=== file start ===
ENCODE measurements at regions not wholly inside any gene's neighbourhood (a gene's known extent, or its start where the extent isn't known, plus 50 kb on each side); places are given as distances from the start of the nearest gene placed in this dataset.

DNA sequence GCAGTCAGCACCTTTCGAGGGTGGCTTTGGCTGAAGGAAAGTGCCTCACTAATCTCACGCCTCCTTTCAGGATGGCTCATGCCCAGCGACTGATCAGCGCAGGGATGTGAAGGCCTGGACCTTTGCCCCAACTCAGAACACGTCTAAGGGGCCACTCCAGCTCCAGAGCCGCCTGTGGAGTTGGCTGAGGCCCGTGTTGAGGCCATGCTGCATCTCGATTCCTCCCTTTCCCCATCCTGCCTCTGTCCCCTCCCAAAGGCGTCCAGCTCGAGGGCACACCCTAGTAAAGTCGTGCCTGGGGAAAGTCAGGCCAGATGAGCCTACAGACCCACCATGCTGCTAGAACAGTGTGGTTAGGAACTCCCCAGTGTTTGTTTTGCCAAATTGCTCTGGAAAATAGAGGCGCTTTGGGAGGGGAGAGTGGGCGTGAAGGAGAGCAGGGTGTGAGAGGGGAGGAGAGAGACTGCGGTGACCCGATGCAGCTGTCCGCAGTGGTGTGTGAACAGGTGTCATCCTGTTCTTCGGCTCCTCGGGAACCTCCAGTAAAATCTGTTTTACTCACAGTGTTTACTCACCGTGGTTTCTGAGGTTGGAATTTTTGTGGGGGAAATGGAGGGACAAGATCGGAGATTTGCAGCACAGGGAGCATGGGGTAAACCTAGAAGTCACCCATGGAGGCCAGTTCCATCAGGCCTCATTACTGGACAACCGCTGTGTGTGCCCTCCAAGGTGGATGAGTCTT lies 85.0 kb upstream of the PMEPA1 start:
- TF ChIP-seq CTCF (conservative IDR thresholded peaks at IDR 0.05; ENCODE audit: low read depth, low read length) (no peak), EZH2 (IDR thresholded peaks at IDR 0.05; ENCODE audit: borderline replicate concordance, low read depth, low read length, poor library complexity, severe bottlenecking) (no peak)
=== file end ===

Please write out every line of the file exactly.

ENCODE measurements at regions not wholly inside any gene's neighbourhood (a gene's known extent, or its start where the extent isn't known, plus 50 kb on each side); places are given as distances from the start of the nearest gene placed in this dataset.

DNA sequence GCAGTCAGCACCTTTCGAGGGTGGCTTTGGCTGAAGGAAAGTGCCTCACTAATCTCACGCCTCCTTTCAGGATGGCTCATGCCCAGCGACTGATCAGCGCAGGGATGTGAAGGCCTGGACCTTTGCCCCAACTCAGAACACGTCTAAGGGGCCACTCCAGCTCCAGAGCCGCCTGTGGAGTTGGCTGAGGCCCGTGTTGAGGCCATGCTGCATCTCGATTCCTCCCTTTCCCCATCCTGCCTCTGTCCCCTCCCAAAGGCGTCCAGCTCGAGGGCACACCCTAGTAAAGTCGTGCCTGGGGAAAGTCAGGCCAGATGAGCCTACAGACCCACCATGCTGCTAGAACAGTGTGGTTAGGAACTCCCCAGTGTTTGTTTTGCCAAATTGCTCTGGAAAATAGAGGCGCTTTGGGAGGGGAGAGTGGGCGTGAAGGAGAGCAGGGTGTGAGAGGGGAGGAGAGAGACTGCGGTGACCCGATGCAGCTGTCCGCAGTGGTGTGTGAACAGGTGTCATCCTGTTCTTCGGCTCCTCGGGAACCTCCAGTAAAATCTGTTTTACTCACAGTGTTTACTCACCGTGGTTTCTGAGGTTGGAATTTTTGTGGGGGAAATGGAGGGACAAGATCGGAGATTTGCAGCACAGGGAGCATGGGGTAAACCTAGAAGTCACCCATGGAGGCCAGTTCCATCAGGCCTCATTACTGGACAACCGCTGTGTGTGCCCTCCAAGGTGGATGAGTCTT lies 85.0 kb upstream of the PMEPA1 start:
- TF ChIP-seq CTCF (conservative IDR thresholded peaks at IDR 0.05; ENCODE audit: low read depth, low read length) (no peak), EZH2 (IDR thresholded peaks at IDR 0.05; ENCODE audit: borderline replicate concordance, low read depth, low read length, poor library complexity, severe bottlenecking) (no peak)